Thus spoke Romeo in Shakespeare’s immortal tale, but alas the same fate befell me, when on May 1, 2015, twitter forever banished me from their august roles, although I had been a faithful user since soon after twitter was first launched in 2006. Using #followfriday and #writerwednesday I amassed over 7,000 followers. I was one of the first 100 persons to write a novel on twitter, which we called the #twitternovel. @goosenovel was written entirely on a blackberry while I was “sipping” (to use an euphemism that is a favorite of The New York Times) a beer in a cafe just outside our apartment in Barcelona while my wife was at a scientific conference back in 2010.
Since that time I deleted @goosenovel out of paranoia that the pharmaceutical company my “novel” was loosely based on would try and sue me. Eventually I found an agent for my tome, who insisted that everything in my masterpiece had to correspond to the reality of my experiences as an expert witness in drug safety litigation related to a prescription medication for acne that was causing teenagers to kill themselves. I had several episodes of flipping the “novel” back and forth between truth and fiction before I ended up with the final outcome of a well-reviewed narrative nonfiction book The Goose That Laid the Golden Egg. A movie of the same name with a story that is loosely based on the book is scheduled to be filmed.
Back to twitter, when my Before You Take That Pillblog, which was about topics related to that of the book of the same title I wrote, namely the safety of prescription medications, and by extension the corruption of the pharmaceutical industry and its step-children academic medicine, hospitals, and the medical device and medical insurance industries, veered into the area of Amanda Knox, an American unjustly jailed for murder in Italy, for the simple reason that I was looking for something to write about in Italian with my tutor (my wife and kids are Italian citizens), and that my sister was her lawyer, I was visited upon by a rat’s nest of mentally ill and sadistic sociopaths. Unfortunately, the family of the murder victim, who worked for the BBC and tabloids in Italy, became irrationally convinced of her guilt (as unfortunately often happens in these cases), to the point where the father wrote a book about her guilt. I mean, why don’t we just throw her in a pool and see if she floats? The logic was, she looked guilty, so the heck with justice. Let’s put her in jail! The brother worked for the BBC, who broadcast an execrable “documentary” by Andrea Vogt, which was a bunch of biased gibberish trying to paint a picture of guilt. I had previously proven based on medical evidence beyond a shadow of a doubt that guilt was scientifically impossible. When I wrote on twitter that the family was treating her no better than the the Germans treated the Gypsies and the Jews, the venerable Daniel Sanford of the BBC said I should be “ashamed” and “delete what I said”. My response was why should I delete a statement about the innocence of a person who was, in fact without question, innocent? Persons who publicly declared her guilt or such nonsensical comments as “we’ll never really know what happened” were the ones to be ashamed! After that I had to block over 500 rabid drunken unemployed English football fans on twitter. In April of 2015 she was ultimately acquitted. Within a week, however I found myself locked out of my twitter account @dougbremner, and got the following email.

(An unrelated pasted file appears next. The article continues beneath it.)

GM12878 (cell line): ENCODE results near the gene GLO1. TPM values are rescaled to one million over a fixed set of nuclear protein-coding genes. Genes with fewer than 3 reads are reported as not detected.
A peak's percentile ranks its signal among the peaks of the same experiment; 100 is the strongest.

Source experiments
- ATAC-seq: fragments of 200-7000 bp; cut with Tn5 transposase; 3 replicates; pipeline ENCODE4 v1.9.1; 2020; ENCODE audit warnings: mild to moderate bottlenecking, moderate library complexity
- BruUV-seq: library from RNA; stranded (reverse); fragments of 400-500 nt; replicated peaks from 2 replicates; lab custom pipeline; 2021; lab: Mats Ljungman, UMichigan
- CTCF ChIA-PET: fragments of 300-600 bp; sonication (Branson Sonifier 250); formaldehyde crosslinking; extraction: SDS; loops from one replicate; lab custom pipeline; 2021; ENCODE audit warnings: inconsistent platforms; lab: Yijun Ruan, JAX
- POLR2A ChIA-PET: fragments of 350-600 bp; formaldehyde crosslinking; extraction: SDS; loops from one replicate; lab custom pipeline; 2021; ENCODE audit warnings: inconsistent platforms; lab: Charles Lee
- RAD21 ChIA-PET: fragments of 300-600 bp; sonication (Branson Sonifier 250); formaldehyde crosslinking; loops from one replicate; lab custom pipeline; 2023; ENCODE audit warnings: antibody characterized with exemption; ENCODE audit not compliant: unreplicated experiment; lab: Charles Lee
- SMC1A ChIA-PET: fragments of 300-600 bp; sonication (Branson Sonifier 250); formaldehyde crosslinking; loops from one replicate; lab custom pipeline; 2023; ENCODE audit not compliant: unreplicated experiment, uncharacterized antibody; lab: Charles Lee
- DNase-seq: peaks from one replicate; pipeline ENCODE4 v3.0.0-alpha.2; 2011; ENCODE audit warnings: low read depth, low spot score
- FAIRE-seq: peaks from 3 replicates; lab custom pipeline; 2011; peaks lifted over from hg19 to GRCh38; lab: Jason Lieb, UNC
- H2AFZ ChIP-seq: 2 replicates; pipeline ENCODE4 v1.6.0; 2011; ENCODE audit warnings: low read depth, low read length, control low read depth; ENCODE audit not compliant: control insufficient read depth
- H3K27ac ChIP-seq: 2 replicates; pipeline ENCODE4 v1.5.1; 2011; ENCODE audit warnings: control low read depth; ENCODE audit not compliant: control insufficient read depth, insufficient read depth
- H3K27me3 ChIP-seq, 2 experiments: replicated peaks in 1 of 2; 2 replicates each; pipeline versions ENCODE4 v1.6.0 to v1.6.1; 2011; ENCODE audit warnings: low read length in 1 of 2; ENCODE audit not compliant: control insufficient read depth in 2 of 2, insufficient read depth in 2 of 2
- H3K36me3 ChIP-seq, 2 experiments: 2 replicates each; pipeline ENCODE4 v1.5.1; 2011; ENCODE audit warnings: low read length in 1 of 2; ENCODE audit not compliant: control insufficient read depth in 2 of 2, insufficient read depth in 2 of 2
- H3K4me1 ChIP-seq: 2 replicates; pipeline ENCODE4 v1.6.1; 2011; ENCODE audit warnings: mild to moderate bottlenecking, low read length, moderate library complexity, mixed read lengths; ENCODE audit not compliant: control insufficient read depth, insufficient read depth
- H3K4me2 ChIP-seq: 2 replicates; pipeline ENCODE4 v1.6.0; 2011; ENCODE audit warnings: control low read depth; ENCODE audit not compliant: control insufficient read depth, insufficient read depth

I guess they didn’t like me anymore. I appealed, but got the same response. I asked for a copy of this “violent threat” but never received it. My guess is that either an English employee of twitter took retaliatory action, or a group of them conspired to simultaneously lodge a complaint against me. In any case, it is a loss for justice and the rule of law, and a win for the mob, and a mark against twitter as a tool for social justice.
I’m back, with 18 followers. So follow me at @doug_bremner. And keep your eye on the prize. But it won’t be on twitter.